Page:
Two years after the heavy hitters in the publishing industry colluded with Apple in order to fix the price of e-books, most of the legal dust has finally settled. Today Macmillan threw in the towel on anti-trust charges brought by the U.S. Justice Department:
A small firm that is also known as Holtzbrinck Publishers LLC, Macmillan was the lone holdout among five publishers that the government sued in April 2012. Three publishers settled immediately and the fourth, Pearson Plc’s Penguin Group, settled in December.
The Justice Department will continue to litigate conspiracy allegations against Apple Inc, the department said in a statement. It accuses Apple of conspiring with the publishers to raise prices and fight the dominance of Amazon.com Inc.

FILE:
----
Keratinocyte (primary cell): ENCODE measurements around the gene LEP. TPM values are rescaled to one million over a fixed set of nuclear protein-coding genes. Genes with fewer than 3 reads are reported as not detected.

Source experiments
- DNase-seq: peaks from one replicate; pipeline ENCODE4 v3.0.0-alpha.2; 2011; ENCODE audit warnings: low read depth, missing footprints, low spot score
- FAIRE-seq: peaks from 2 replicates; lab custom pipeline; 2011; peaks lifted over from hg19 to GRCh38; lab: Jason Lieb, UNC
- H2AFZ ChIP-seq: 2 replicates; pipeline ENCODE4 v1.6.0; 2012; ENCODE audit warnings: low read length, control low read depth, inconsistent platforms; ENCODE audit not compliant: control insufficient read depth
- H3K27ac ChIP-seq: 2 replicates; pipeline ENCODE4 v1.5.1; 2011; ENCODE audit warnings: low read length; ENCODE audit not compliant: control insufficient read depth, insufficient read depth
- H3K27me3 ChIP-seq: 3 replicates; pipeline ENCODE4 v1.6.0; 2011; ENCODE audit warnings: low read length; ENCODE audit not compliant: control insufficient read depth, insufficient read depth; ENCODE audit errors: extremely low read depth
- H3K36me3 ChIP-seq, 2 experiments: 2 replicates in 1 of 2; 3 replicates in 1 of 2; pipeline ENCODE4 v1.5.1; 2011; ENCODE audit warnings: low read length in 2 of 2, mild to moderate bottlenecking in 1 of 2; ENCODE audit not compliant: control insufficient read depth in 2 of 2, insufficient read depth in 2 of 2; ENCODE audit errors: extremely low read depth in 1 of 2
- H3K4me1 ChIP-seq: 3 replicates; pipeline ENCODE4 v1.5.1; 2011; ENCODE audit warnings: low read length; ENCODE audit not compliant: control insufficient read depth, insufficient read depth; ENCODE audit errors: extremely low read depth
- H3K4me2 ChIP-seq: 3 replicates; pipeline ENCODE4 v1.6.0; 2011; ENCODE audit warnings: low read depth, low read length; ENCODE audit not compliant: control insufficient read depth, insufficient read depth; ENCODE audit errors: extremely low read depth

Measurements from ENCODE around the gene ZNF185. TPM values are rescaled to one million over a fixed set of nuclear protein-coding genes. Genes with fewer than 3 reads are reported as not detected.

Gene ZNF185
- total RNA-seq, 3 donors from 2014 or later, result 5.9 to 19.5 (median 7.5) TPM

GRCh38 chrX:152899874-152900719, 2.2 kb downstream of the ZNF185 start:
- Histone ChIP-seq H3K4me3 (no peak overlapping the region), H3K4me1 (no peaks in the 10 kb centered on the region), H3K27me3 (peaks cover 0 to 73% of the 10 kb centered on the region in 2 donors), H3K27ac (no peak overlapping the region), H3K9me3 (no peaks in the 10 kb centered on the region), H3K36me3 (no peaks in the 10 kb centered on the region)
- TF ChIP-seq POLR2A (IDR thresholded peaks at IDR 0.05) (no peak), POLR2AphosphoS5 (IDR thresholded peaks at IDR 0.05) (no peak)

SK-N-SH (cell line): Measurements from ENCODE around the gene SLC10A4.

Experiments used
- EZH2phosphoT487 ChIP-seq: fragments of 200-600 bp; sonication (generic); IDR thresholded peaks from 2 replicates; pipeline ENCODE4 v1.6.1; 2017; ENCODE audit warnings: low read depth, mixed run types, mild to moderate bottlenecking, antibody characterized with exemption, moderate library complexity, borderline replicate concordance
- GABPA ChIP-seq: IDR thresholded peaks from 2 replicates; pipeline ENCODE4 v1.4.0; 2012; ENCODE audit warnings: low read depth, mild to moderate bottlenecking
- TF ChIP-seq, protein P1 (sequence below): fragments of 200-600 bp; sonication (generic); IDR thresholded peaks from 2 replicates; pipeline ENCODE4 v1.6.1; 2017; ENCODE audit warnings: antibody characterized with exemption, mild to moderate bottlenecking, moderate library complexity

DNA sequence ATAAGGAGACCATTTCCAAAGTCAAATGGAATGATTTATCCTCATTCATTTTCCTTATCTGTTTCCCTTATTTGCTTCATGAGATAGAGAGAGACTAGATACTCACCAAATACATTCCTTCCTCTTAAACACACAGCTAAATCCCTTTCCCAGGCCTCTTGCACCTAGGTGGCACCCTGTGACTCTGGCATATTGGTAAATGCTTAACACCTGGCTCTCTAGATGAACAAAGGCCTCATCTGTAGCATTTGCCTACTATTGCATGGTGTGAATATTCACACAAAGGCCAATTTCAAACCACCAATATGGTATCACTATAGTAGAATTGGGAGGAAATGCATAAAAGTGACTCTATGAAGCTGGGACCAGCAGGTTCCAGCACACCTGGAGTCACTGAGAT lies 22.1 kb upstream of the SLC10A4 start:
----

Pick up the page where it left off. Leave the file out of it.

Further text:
The lone holdout, Apple, is probably betting that its haughty image and cultural cachet can keep it from becoming associated with yet another revolting act of corporate brutality. The Apple vs. Amazon battle is of course a deeply cynical dispute in itself, with both companies striving to dominate (meaning, monopolize) the distribution of digital content. In years to come it won’t be surprising if Amazon finds itself the target of anti-trust investigations on multiple fronts, including, ironically, attempting to monopolize both the sale and resale of digital content, thereby effectively allowing it to fix prices.
— Mark Barrett